“growing permanent underclass”
“Last week I partook in Tribulation Trail’s brand of hell house pageantry, which brings participants—a total of 25,000 every October—on a 90-minute walk through the South Georgia woods. […]
lucia is amazing
you should read this article
i mostly found this article really useful, but i’m kind of troubled by the things the author doesn’t say about race in the piece
she intelligently and sympathetically emphasizes the whiteness of the working-class folks who organize and participate in such events and surely implies reference to their racism, but kind of drops the ball in actually talking about it and kind of smooths over issues of racism and racial difference when talking about the u.s. working class
this excerpt contains the full extent of her reference to race in the article:
Our tour group was asked to imagine that we were in the days just following the rapture, and the Antichrist (whose speeches involved a lot of Obama-flavored language about “change”) had established a totalitarian government after duping the masses with his political charm. […]
I thought about Joe Bageant, author of Deer Hunting with Jesus, who writes about the political and religious lives of working-class white Americans—i.e. the people make up the majority of Tribulation Trail’s cast and audience. Bageant argues that working-class whites have become a “growing permanent underclass” in a class war in which they are exploited by the elite right and neglected by the left. Given the violence directed at this group—whether physical violence inflicted against youth who are economically conscripted to fight in Iraq; economic violence inflicted by regressive tax policies; or psychological violence inflicted by a culture that tends to belittle poor whites—is it any wonder that Tribulation Trail enacts violent scenarios without directly deeming them “scary”? Is it any wonder that its vision of hope is located in something beyond immediate material realities? […]
Quite literally the recession was present from the beginning to the end of Tribulation Trail. In the second scene, Jesus returned to rapture a woman as her unemployed husband berated her for trying to convince him to go to church: “Did your God find me a job today?! I’m not ready for your God!” The Antichrist enticed recruits with offers of work and food. Before the first execution scene, we watched a video drawn from news broadcasts. It emphasized images of (white) US combat soldiers (in an army that is disproportionately working-class) and clips of floods ravaging people’s homes (in a year when thousands have lost houses to foreclosure).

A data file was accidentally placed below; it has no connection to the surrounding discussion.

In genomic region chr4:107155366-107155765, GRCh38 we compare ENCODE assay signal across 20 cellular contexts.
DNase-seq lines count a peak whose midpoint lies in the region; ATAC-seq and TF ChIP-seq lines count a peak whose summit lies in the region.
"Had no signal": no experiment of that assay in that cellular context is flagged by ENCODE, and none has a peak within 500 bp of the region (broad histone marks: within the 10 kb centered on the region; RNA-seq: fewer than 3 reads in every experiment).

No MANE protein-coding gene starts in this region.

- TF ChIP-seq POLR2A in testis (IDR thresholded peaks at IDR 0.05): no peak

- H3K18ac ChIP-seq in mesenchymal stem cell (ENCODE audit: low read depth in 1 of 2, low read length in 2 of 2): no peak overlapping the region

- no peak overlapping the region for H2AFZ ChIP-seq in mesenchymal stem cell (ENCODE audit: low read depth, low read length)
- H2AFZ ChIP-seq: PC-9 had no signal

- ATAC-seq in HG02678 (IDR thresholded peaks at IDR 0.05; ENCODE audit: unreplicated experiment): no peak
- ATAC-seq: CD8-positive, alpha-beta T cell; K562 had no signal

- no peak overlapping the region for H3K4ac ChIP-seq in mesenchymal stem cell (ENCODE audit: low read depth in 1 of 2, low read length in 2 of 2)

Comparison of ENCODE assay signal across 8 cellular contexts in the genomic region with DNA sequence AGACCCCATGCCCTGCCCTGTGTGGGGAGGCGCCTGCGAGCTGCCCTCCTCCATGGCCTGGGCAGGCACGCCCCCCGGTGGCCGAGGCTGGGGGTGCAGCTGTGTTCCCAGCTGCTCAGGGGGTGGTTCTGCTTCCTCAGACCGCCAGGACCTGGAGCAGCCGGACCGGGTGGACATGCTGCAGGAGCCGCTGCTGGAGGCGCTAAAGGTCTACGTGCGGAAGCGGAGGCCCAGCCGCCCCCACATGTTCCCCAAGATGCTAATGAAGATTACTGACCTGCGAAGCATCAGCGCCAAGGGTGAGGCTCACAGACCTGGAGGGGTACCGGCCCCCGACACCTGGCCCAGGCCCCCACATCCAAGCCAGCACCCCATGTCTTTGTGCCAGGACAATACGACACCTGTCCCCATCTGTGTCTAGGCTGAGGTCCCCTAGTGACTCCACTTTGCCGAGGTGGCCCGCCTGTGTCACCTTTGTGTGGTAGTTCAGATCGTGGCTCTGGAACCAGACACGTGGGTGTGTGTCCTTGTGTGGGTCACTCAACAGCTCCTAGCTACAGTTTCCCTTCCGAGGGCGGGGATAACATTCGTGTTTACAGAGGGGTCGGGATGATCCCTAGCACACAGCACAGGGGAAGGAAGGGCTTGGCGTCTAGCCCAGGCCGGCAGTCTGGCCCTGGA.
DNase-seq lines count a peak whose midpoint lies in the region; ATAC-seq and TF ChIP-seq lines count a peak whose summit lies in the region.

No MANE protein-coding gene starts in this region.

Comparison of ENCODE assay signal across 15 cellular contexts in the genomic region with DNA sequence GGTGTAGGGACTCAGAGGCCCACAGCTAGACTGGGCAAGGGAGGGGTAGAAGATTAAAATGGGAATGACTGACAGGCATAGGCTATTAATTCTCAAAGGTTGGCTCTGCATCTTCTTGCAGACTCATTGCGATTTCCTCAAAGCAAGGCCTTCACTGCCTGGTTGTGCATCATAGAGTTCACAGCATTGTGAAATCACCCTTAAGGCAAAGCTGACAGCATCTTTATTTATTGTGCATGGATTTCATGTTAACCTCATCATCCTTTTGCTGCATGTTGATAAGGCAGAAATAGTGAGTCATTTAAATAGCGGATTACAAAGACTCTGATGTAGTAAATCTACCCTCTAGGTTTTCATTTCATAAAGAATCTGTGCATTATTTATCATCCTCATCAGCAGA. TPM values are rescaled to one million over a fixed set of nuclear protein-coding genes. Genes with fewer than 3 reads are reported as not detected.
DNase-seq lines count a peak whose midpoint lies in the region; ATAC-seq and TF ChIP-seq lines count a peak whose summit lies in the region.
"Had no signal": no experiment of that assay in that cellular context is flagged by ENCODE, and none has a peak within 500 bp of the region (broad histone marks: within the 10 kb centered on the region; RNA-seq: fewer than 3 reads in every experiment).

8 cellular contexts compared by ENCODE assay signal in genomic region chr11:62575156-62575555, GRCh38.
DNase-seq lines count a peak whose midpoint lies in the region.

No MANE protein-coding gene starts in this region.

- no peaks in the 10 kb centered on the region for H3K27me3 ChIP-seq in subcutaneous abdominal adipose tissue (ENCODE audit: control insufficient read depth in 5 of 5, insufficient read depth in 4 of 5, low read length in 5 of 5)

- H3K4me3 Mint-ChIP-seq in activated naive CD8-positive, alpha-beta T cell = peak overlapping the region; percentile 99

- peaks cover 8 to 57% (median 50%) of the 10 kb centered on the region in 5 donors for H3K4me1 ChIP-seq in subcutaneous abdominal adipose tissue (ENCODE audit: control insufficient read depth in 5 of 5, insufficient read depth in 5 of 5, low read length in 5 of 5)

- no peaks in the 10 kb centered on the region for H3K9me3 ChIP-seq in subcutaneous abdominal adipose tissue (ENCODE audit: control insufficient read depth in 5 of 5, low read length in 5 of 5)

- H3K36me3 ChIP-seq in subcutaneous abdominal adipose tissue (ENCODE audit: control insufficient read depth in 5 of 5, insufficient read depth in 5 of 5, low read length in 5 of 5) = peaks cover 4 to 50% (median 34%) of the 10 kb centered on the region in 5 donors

how does one deracialize either the ways that aggressive army-recruitment campaigns work (the army is surely quite disproportionately non-white in addition to being disproportionately working-class) or the place that images of ‘floods ravaging people’s homes’ have in a post-katrina u.s.?
i feel like talking about the very real and serious exploitation of poor and working-class people who are specifically white without talking about how those people also get very real and serious economic and social benefits from individual and structural acts of racism can come dangerously close to excusing that racism, normalizing it, or deeming it secondary to class struggle - all of which are pretty contrary to the ways in which i’d want people to approach both anti-capitalist and anti-racist analysisfrom transartorialism
Well anyway, some White Atheist From Town on my Twitterfeed mentioned that he was shocked—shocked—that some folks were calling Draw Mohammed Day racist. I said, well, he was welcome to explain the ways it WASN’T racist and I guess he’s either chosen to ignore it, hasn’t seen my response, or is still trying to figure out how it’s not racist.
See, this is why me & atheist communities can’t be friends. Intersectionality and THE FUCKING OBVIOUS just doesn’t exist with these people and I learned early that I really hated them all, even the groups populated by minorities/people of color/non whites/what have you.
i know right
besides just the rank racism (generally of the liberal or libertarian types) of a lot of atheist-identified folks, i think atheist identity is one of the few identity things that some friends of mine do but that i just really don’t get at all, and not in a way that takes more-or-less conscious thought on my part to not-get, either: i mean i just really don’t understand the impetus to do atheism in an identity way
i mean, i am an atheist, yeah, and that’s present in my politics and ways of interacting with the world, but there’s nothing about this that feels to me like it warrants identification as such, and it’s just kind of puzzling that some people seem to hold the word so close to their heart
there are much more important parts to my life and politics than the fact that they don’t include a belief in god or any other ‘higher power’, and i mean i was brought up southern baptist and have lived all my life in the deep south, so it’s not like this lack of import is due to religion being absent in my past or surroundings
though that might be part of it: i’ve been a non-believer for a long time and just kind of acclimated (at a young age and in a conservative environment) to the fact that some of my founding assumptions about the world would be really different than those of most of the people around me
so i just kind of got over it
atheism i get; ‘atheist’ as an identity, not so muchfrom telegantmess